Articles like this are part of the reason the United States has lost its standing in the world. Articles of this nature simply reinforce negative stereotypes. It is true governance in Nigeria is at a low ebb and that corruption is rife.
However, it is also true that in this huge country there is a demographic that includes increasing numbers of young, well-educated, entrepreneurial high achievers who are slowly changing the landscape of a country not much more than 5 decades in existence.
(Over 70% of Nigerians are younger than 30). To say it is reduced to a ‘nation sized slush fund’ shows disrespect for the next generation who were born after independence and who have the long uphill task of developing their nation. Besides, in the United States, the worlds oldest constitutional democracy, African-Americans were only allowed to vote in the 70s.
Modern Nigeria emerged through the merging of two British colonial territories in 1914. The amalgamation was an act of colonial convenience. It occurred mainly because British colonizers desired a contiguous colonial territory stretching from the arid Sahel to the Atlantic Coast, and because Northern Nigeria, one of the merging units, was not paying its way while Southern Nigeria, the other British colony, generated revenue in excess of its administrative expenses. But despite all this dare say Nigeria is doing remarkably well for a nation that came into existence 50 years. It survived a civil war and has become one of the most developed nations in Africa and is the continents largest economy.
Perhaps the autho
Far two often Americans judge themselves by their best intentions, while judging others by their worst intentions.
Majority of the Chibok girls have been released, through negotiations and military actions.
The so-called Christian-Muslim divide is partly exacerbated by viewpoints like yours because your never hear talk of this divide in the UK yet, tensions along these lines exist.
The Nigerian Army has performed excellently in several peace-keeping missions for over six decades including bringing peace to Liberia and Sierra Leone and of recent Gambia through ECOMOG.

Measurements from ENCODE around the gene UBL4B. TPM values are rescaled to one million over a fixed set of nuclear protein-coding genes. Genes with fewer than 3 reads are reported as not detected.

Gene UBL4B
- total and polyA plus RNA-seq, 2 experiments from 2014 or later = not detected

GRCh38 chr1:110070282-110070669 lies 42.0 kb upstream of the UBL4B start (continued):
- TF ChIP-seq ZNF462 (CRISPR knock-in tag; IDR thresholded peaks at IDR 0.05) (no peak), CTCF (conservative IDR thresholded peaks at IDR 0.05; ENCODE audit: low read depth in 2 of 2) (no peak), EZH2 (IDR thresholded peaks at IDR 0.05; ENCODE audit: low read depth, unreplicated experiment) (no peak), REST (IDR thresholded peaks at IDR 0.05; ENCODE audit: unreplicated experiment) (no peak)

Granted corruption in the GEJ era made them underperform but, President Buhari has shown by actions and works that this is no longer the case. In the area of security, President Buhari has succeeded where his predecessor failed.
Americans need to reinforce the stereotype that Nigeria is a failed nation because it is not. The first pictures of Hurricane Katrina was taken by a Nigerian satellite. Nigeria’s handling of the EBOLA scare in West Africa prompted Barack Obama to send a team of specialist to study how Nigeria was able to contain and defeat the Ebola virus through its unique contact tracing method.
The CIA who predicted that Nigeria will cease to exist as a nation by 2015 have been proven wrong. Nigeria has challenges just like every nation on earth but it is working in its own way to deal with them. America is not perfect either.
It took a coalition of 65 countries to defeat ISIS in Syria.
America is the richest country the world has ever seen yet 41 million Americans are living in poverty, the size of the Middle Class is shrinking and high-paying jobs (factory work) are leaving the U.S..
There is an estimated 49.1 percent of all Americans who need help from the government. The Supplemental Nutrition Assistance Program (Snap) feeds 1 in 7 people, according to Bloomberg news. The study has found that 553,742 people were homeless on a single night this year, a 0.7% increase over last year. Infrastructure crumbling, roads and bridges collapsing, gun violence on an all time high. As of this minute there’s breaking news. A gunman armed with a long gun opened fire at the Capital Gazette building in Annapolis, Maryland.
How can this happen in America ? the wealthiest country the world has seen, the worlds biggest economy since 1786.